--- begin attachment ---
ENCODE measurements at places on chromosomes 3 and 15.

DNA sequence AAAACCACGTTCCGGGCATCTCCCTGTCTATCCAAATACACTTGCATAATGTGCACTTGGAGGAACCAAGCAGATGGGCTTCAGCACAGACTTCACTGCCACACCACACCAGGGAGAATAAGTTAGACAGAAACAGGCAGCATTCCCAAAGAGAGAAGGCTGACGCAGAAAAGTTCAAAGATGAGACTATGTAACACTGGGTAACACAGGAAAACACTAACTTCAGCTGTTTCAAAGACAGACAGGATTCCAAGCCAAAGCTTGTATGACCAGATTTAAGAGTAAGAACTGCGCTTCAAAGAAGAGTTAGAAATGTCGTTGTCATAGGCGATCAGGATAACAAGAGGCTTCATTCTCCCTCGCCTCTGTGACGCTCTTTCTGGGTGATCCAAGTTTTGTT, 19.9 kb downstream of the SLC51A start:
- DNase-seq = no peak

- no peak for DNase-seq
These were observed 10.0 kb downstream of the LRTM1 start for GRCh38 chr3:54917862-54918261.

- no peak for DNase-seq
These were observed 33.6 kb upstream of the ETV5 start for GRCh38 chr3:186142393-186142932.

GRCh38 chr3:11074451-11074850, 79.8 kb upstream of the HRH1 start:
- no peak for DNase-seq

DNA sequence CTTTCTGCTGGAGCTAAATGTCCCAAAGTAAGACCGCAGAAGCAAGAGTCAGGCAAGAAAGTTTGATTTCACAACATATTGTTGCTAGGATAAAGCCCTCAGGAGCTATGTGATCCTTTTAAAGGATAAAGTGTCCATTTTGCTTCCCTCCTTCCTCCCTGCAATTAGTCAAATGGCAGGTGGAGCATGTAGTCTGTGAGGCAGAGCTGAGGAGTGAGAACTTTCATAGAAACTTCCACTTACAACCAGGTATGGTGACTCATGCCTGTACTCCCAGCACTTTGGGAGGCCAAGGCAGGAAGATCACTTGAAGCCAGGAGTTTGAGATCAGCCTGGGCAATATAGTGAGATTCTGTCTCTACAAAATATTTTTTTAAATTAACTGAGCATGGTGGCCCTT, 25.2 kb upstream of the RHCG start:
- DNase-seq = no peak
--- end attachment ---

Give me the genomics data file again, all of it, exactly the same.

ENCODE measurements at places on chromosomes 3 and 15.

DNA sequence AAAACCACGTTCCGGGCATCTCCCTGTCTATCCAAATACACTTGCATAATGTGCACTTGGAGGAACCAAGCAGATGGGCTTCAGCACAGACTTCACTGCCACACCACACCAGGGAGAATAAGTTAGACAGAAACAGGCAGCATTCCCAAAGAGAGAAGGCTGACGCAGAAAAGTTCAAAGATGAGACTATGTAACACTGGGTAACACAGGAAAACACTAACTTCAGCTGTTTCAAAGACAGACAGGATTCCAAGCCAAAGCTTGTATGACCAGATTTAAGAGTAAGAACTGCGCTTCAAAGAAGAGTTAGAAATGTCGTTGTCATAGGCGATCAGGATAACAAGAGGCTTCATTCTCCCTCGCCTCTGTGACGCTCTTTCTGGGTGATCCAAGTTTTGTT, 19.9 kb downstream of the SLC51A start:
- DNase-seq = no peak

- no peak for DNase-seq
These were observed 10.0 kb downstream of the LRTM1 start for GRCh38 chr3:54917862-54918261.

- no peak for DNase-seq
These were observed 33.6 kb upstream of the ETV5 start for GRCh38 chr3:186142393-186142932.

GRCh38 chr3:11074451-11074850, 79.8 kb upstream of the HRH1 start:
- no peak for DNase-seq

DNA sequence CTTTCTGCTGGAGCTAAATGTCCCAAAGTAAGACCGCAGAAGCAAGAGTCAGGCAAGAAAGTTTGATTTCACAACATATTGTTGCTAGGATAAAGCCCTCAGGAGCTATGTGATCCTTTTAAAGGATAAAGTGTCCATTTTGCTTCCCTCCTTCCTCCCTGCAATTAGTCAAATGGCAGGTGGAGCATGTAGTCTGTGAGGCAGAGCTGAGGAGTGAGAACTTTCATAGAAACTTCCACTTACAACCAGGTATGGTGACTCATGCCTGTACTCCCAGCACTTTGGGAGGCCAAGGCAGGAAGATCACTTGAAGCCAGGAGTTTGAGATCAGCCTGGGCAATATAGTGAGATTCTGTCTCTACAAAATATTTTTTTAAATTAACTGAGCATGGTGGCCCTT, 25.2 kb upstream of the RHCG start:
- DNase-seq = no peak